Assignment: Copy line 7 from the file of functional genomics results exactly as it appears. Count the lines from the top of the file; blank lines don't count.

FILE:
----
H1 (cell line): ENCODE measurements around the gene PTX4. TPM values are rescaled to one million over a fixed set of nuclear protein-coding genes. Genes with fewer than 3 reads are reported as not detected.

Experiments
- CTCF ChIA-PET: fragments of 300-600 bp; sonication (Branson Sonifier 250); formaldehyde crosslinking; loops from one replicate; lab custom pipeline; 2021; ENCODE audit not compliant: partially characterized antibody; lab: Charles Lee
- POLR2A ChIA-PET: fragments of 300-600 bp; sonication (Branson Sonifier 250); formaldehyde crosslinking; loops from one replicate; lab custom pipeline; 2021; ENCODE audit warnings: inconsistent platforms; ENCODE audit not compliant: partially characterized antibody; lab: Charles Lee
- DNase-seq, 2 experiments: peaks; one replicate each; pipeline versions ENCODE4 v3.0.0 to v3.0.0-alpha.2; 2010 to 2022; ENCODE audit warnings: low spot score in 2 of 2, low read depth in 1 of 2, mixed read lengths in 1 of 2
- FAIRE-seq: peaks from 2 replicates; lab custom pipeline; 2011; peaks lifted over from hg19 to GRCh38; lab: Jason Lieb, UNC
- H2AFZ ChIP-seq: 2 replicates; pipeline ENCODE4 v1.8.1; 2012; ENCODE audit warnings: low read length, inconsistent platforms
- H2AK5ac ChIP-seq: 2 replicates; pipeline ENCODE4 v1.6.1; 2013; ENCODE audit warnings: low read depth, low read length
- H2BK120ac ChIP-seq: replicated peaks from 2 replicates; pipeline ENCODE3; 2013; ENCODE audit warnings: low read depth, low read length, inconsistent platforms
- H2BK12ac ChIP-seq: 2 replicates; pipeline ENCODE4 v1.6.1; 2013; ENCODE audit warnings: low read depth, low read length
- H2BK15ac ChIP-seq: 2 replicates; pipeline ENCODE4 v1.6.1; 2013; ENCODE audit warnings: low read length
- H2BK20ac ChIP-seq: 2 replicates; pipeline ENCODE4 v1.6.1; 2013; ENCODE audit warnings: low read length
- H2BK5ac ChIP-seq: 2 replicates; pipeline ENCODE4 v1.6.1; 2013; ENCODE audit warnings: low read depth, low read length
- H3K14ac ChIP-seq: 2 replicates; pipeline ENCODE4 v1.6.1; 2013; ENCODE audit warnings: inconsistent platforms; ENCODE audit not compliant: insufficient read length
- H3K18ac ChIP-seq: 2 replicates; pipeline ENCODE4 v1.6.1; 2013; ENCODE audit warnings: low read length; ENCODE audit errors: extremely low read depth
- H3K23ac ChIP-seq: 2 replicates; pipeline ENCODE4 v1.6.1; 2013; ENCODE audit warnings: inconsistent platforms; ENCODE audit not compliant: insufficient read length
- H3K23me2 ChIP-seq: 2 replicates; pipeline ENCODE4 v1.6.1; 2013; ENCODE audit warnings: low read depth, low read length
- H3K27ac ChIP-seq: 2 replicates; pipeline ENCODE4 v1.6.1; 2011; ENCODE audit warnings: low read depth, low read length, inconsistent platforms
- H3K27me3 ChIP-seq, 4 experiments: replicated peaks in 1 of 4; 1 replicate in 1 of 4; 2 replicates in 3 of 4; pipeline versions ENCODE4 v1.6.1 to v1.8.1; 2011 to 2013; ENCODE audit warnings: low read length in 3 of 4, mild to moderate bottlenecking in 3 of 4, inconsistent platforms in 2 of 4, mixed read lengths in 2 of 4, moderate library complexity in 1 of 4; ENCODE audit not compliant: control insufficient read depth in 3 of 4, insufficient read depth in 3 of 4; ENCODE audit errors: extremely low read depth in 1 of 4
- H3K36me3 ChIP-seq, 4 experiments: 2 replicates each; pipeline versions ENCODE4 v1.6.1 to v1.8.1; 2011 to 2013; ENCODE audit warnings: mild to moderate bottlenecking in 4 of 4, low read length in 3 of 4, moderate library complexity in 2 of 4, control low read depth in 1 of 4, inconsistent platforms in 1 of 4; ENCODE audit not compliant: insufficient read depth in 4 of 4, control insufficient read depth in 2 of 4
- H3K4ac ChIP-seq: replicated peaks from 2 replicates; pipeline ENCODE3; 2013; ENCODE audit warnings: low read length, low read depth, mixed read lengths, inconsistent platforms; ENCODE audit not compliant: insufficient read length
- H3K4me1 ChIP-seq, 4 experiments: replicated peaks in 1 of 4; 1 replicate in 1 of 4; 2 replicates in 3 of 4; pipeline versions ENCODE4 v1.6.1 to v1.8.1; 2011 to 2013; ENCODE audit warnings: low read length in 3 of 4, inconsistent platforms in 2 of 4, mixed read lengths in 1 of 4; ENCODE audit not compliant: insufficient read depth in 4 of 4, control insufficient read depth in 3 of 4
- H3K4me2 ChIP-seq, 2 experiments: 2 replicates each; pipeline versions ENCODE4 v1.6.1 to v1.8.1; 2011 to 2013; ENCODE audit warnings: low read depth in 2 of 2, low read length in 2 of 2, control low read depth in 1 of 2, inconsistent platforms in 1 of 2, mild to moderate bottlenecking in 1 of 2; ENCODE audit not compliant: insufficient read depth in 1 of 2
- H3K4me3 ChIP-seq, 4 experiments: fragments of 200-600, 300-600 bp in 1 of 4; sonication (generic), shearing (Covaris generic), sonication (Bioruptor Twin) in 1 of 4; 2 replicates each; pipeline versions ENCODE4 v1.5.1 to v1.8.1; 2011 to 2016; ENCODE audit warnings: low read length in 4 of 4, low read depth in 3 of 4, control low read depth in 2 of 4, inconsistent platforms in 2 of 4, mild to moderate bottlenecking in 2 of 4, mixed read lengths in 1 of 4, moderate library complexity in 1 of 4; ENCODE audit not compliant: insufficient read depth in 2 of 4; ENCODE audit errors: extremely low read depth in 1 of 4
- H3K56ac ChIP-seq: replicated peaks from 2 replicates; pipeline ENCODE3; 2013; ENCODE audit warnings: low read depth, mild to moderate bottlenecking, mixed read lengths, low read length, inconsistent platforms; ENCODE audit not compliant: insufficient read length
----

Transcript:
- H2AFZ ChIP-seq: 2 replicates; pipeline ENCODE4 v1.8.1; 2012; ENCODE audit warnings: low read length, inconsistent platforms